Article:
In the Stanford study, for example, researchers showed college students a screenshot of the homepage of the Slate.com site. The page included a “native ad,” an ad designed to look like a news story, but labeled with the words “sponsored content.” More than 80% of students in the study thought the ad was genuine news reporting.

High school students, meanwhile, were asked to compare the headlines and graphics associated with two pieces of science content on the media outlet’s The Atlantic website. Both dealt with climate change. The first was a traditional report and the second was sponsored by Shell Oil Company. Nearly 70% of students in the study said that Shell advertising was the most trusted source of information.

“On every political issue that impacts the daily lives of ordinary citizens, there are private interests working to sway public opinion by pretending to be something they are not,” Wineburg said. “It misleads us and blinds us.”

Ask key questions

For schools, media literacy is an “enduring problem” that predates social media and the internet, said Lawrence Paska, executive director of the National Council for Social Studiesa membership association that supports social studies education in K-12 and higher education.

Whether reading a print book, newspaper article, or Facebook post, it is important that students can “ask key questions, compare competing claims, assess credibility, and reflect on their own process of reasoning,” according to the group’s position statement. .

A first step, Paska said, is to ensure that students and teachers have an effective framework for assessing the credibility of information they encounter. He pointed to a series of questions developed by the National Center for Media Literacy Education: Who paid for this? When was this done? Who could benefit from it? What remains of this message that might be important to know? How was this shared with the public?

The NCSS also believes that students learn to become critical consumers of information by researching, planning, and creating their own media messages.

This kind of “constructivist” approach is also embraced by Claire Beach, a seasoned teacher, filmmaker and media literacy advocate who was one of the driving forces behind a law recently enacted in the state of Washington demanding that the Office of the State Superintendent of Public Instruction lead an effort to design and share with schools best practices in media literacy and digital citizenship.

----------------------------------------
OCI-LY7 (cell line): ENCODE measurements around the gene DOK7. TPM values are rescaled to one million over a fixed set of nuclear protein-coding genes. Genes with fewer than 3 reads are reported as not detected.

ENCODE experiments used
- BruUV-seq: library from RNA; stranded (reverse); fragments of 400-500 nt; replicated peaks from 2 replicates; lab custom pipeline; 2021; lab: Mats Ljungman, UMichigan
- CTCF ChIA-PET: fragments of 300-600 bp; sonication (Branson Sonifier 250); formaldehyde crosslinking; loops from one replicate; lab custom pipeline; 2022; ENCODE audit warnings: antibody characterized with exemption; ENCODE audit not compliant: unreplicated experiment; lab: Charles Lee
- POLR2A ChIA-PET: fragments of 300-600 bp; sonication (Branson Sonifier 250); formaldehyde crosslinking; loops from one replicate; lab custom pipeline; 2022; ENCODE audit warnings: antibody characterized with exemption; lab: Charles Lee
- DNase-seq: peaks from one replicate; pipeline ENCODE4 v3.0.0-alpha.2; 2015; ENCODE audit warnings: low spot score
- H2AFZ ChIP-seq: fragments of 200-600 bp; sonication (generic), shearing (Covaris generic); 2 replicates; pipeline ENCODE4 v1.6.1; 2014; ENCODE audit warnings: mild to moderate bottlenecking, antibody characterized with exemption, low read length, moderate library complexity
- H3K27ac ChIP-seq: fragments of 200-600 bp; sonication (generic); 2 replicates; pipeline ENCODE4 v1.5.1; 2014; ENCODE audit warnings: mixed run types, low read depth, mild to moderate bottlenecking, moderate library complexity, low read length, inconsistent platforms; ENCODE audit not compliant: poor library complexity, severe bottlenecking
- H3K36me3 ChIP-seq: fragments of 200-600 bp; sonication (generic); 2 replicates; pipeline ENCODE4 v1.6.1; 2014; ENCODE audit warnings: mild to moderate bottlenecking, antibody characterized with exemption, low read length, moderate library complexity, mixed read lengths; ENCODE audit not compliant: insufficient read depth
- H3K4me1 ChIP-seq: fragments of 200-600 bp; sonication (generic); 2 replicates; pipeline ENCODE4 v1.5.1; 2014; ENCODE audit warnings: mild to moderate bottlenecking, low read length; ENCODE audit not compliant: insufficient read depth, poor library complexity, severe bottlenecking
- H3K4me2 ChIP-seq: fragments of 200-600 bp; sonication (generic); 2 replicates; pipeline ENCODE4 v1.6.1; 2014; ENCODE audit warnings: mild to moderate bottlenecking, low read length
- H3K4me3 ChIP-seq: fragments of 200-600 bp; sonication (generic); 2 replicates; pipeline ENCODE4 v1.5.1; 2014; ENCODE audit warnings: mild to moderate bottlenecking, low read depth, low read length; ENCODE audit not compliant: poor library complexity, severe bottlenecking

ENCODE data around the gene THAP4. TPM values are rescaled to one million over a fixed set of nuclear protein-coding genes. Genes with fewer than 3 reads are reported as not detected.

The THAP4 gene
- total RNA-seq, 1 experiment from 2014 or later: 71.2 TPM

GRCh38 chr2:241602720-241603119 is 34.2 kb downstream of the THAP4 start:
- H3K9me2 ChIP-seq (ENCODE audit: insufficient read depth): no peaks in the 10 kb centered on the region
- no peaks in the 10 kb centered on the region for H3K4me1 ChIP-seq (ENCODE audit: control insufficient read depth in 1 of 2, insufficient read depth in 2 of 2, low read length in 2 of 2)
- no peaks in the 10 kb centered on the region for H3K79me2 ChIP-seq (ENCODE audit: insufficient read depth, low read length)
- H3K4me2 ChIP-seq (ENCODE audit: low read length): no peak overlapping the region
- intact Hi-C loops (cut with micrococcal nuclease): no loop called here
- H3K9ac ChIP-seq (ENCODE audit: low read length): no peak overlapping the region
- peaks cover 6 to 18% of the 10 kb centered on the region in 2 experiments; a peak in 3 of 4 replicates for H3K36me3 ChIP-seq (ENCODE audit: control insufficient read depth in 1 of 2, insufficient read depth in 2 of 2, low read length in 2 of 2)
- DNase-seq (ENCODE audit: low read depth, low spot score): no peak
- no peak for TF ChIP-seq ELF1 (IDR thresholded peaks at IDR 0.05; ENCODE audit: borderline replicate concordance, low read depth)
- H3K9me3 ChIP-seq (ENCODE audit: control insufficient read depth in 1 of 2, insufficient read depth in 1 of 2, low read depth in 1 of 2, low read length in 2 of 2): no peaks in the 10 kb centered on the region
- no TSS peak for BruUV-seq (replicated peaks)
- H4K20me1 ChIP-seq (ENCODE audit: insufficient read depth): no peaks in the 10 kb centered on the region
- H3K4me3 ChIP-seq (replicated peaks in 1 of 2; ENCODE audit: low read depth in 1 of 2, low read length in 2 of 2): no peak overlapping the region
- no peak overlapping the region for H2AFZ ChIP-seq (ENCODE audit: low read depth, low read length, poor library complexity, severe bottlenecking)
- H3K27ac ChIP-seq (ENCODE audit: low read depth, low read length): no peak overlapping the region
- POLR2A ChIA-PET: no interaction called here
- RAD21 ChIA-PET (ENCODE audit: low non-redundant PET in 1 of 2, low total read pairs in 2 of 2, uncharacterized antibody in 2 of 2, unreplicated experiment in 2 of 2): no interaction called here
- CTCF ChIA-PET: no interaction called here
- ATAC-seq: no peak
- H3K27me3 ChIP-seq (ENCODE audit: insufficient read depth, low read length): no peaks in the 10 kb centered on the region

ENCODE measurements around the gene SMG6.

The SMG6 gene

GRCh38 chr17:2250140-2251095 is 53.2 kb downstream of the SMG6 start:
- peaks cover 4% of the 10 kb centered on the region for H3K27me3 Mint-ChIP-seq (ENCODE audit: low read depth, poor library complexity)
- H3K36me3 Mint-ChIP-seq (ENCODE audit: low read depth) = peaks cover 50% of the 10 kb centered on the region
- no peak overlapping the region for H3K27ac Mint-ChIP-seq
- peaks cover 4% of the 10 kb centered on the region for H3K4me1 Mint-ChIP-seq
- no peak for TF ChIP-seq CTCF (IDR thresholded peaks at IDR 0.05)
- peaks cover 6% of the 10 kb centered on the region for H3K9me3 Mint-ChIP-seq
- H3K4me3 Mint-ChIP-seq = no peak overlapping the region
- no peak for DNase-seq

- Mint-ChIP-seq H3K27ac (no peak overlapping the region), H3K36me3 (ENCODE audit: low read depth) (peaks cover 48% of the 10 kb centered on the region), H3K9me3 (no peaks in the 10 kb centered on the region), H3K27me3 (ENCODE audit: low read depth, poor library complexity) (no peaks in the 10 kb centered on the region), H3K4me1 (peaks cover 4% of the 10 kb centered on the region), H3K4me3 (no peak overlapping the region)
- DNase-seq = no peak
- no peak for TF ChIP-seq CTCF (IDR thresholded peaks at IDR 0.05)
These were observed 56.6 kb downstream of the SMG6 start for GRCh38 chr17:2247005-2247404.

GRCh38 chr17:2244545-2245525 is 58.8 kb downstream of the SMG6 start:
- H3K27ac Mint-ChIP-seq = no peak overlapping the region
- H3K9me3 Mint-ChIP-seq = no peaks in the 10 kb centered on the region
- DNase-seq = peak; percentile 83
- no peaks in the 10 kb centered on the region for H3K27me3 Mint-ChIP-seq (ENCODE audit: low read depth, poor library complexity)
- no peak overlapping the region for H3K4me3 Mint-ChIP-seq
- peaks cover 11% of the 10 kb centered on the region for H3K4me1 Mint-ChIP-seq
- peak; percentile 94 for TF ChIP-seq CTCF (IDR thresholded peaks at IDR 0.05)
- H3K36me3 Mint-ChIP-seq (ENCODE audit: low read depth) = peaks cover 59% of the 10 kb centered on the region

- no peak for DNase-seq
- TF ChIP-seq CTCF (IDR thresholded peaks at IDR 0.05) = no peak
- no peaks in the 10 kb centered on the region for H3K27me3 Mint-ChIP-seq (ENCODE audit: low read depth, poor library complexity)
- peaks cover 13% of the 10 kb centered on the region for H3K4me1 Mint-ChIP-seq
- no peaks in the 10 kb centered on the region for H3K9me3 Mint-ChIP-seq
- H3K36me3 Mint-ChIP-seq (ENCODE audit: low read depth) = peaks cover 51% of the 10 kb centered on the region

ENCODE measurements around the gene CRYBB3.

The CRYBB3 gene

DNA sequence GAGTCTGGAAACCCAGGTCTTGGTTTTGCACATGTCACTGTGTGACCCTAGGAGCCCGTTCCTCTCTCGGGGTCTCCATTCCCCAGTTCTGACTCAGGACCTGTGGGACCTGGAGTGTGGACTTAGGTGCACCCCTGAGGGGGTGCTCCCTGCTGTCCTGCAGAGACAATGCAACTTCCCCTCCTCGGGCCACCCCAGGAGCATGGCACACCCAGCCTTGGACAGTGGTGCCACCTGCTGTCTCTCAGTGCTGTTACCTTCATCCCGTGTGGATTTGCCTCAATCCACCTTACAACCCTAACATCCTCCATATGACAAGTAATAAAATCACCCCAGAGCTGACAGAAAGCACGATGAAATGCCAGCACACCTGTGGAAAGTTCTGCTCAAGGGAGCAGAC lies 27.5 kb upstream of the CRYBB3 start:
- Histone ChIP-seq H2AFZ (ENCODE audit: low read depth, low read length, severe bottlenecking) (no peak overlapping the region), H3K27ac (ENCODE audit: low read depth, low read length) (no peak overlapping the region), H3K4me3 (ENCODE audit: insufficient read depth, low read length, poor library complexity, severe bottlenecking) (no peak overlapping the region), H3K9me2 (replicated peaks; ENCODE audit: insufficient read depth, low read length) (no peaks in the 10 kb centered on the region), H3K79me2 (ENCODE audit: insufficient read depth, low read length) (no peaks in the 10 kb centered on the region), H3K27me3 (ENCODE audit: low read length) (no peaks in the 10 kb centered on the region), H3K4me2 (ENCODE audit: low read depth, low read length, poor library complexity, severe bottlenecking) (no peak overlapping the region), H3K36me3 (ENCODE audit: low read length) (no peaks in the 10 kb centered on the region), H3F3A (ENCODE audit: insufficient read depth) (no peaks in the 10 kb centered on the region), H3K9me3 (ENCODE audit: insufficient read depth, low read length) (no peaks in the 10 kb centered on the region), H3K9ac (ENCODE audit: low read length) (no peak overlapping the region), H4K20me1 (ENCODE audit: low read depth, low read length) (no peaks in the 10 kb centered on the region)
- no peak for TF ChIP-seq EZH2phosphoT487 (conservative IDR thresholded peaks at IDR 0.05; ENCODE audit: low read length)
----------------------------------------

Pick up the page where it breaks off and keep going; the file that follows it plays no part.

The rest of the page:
“Once you start giving students the tools to understand when they’re being manipulated, you’re blown away by the changes you see,” Beach said.

The same principles can be applied to magazine ads, reality TV shows, and viral social media posts. But trying to keep up with the sheer volume of media, information, technology and platforms now available can wear down even the most engaged teachers, she said.

“It’s like going from sitting to running marathons,” Beach said.

To help keep pace, Wineburg of Stanford and Leu of the University of Connecticut advised students to learn and practice new skills specific to reading new digital media.

An example: Leu suggested that when preparing reference lists that include online information, students should include a short written description of why a source was selected and how they determined it was credible. .

Students should learn to distinguish between “verified” and “unverified” accounts on social media, a technique that can be used to help identify legitimate sources of information. (The Stanford study found that high school students seemed to largely ignore these conventions.)

The biggest challenge

But the biggest challenge for schools, the researchers agreed, is keeping pace with the rapid – and often unsettling – changes in the broader information and media landscape.

Two weeks after winning the presidential election, say, President-elect Trump sent a message to its more than 16 million Twitter followers. He said he had “won the popular vote if you deduct the millions who voted illegally” – a baseless claim, originally made on websites that promote unfounded conspiracy theories, which was quickly demystified by many media outlets.

Of course, politicians and celebrities from all political walks of life have long been guilty of manipulation, misinformation, and outright lying.

But the example of Trump’s tweet (and others like it) helps show how different the current landscape is, Leu and Wineburg pointed out. The internet and social media have made it easier and more direct for powerful entities to spread false or misleading information on a large scale. When such entities also suggest that the factual accuracy of public information and statements matter less than the emotions they inspire, democracy itself can be threatened, argue the two researchers.

The good news, according to the researchers, is that the Internet is also the best fact-checking tool ever invented.

“We have an abundance of information in front of us,” Wineburg said. “Whether this makes us more thoughtful or more stupid is a matter of our educational response to this challenge.”